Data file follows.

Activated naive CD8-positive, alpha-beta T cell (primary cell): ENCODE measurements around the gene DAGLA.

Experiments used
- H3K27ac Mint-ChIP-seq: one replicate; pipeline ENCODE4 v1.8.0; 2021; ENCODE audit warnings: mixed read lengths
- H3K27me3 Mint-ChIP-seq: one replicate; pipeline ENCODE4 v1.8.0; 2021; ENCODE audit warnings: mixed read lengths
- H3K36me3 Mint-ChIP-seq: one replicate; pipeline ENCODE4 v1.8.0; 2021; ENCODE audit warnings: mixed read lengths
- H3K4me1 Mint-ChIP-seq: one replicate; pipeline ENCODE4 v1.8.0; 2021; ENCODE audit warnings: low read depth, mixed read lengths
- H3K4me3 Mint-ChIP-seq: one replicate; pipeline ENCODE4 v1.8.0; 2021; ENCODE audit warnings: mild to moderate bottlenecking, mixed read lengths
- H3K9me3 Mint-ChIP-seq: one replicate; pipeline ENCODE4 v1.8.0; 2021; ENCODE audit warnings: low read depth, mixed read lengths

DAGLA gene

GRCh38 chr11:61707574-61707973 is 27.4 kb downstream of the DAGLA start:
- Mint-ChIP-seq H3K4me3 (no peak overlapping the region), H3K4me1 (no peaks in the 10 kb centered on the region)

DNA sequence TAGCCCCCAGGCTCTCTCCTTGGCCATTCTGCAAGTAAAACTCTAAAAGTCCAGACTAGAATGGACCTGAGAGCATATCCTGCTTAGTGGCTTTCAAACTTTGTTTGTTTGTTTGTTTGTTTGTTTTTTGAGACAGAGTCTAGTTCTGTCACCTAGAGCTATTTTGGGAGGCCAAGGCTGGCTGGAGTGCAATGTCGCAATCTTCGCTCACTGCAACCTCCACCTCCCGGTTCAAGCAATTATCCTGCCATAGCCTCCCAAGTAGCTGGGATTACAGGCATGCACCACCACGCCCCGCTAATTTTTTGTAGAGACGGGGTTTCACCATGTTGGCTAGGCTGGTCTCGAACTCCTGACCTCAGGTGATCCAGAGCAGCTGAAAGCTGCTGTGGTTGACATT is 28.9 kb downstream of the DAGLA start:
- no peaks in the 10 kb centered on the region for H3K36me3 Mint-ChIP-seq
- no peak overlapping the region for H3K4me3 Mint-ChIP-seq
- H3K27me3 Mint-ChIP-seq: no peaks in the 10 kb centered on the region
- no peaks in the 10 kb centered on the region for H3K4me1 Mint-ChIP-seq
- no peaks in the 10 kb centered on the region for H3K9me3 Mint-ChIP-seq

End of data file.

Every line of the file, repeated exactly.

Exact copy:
Activated naive CD8-positive, alpha-beta T cell (primary cell): ENCODE measurements around the gene DAGLA.

Experiments used
- H3K27ac Mint-ChIP-seq: one replicate; pipeline ENCODE4 v1.8.0; 2021; ENCODE audit warnings: mixed read lengths
- H3K27me3 Mint-ChIP-seq: one replicate; pipeline ENCODE4 v1.8.0; 2021; ENCODE audit warnings: mixed read lengths
- H3K36me3 Mint-ChIP-seq: one replicate; pipeline ENCODE4 v1.8.0; 2021; ENCODE audit warnings: mixed read lengths
- H3K4me1 Mint-ChIP-seq: one replicate; pipeline ENCODE4 v1.8.0; 2021; ENCODE audit warnings: low read depth, mixed read lengths
- H3K4me3 Mint-ChIP-seq: one replicate; pipeline ENCODE4 v1.8.0; 2021; ENCODE audit warnings: mild to moderate bottlenecking, mixed read lengths
- H3K9me3 Mint-ChIP-seq: one replicate; pipeline ENCODE4 v1.8.0; 2021; ENCODE audit warnings: low read depth, mixed read lengths

DAGLA gene

GRCh38 chr11:61707574-61707973 is 27.4 kb downstream of the DAGLA start:
- Mint-ChIP-seq H3K4me3 (no peak overlapping the region), H3K4me1 (no peaks in the 10 kb centered on the region)

DNA sequence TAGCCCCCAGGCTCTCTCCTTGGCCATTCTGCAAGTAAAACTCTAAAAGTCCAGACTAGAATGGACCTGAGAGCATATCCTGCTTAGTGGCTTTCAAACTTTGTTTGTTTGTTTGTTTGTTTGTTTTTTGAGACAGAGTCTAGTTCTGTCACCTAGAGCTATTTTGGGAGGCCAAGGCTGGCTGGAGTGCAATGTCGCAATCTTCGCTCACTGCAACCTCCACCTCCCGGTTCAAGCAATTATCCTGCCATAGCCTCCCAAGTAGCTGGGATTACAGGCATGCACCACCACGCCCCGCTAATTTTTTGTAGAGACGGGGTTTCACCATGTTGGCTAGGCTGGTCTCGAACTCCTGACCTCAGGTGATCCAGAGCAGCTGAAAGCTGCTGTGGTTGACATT is 28.9 kb downstream of the DAGLA start:
- no peaks in the 10 kb centered on the region for H3K36me3 Mint-ChIP-seq
- no peak overlapping the region for H3K4me3 Mint-ChIP-seq
- H3K27me3 Mint-ChIP-seq: no peaks in the 10 kb centered on the region
- no peaks in the 10 kb centered on the region for H3K4me1 Mint-ChIP-seq
- no peaks in the 10 kb centered on the region for H3K9me3 Mint-ChIP-seq